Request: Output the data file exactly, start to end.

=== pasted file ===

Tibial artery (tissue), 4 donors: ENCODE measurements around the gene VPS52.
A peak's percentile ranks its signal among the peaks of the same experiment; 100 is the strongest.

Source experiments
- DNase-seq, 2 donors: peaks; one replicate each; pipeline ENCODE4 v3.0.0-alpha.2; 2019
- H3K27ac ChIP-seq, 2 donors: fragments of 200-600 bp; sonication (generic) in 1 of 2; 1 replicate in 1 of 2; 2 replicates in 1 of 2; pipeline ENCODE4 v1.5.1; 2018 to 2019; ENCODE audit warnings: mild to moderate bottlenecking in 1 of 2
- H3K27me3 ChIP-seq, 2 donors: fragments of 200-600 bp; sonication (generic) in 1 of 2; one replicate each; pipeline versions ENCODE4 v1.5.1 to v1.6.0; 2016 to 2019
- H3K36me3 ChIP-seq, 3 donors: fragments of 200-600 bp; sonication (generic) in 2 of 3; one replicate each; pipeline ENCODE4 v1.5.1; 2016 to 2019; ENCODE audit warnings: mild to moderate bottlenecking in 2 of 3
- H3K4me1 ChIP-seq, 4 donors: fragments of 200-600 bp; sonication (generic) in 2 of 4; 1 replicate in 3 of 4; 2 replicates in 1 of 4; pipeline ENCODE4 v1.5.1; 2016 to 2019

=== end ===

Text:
Tibial artery (tissue), 4 donors: ENCODE measurements around the gene VPS52.
A peak's percentile ranks its signal among the peaks of the same experiment; 100 is the strongest.

Source experiments
- DNase-seq, 2 donors: peaks; one replicate each; pipeline ENCODE4 v3.0.0-alpha.2; 2019
- H3K27ac ChIP-seq, 2 donors: fragments of 200-600 bp; sonication (generic) in 1 of 2; 1 replicate in 1 of 2; 2 replicates in 1 of 2; pipeline ENCODE4 v1.5.1; 2018 to 2019; ENCODE audit warnings: mild to moderate bottlenecking in 1 of 2
- H3K27me3 ChIP-seq, 2 donors: fragments of 200-600 bp; sonication (generic) in 1 of 2; one replicate each; pipeline versions ENCODE4 v1.5.1 to v1.6.0; 2016 to 2019
- H3K36me3 ChIP-seq, 3 donors: fragments of 200-600 bp; sonication (generic) in 2 of 3; one replicate each; pipeline ENCODE4 v1.5.1; 2016 to 2019; ENCODE audit warnings: mild to moderate bottlenecking in 2 of 3
- H3K4me1 ChIP-seq, 4 donors: fragments of 200-600 bp; sonication (generic) in 2 of 4; 1 replicate in 3 of 4; 2 replicates in 1 of 4; pipeline ENCODE4 v1.5.1; 2016 to 2019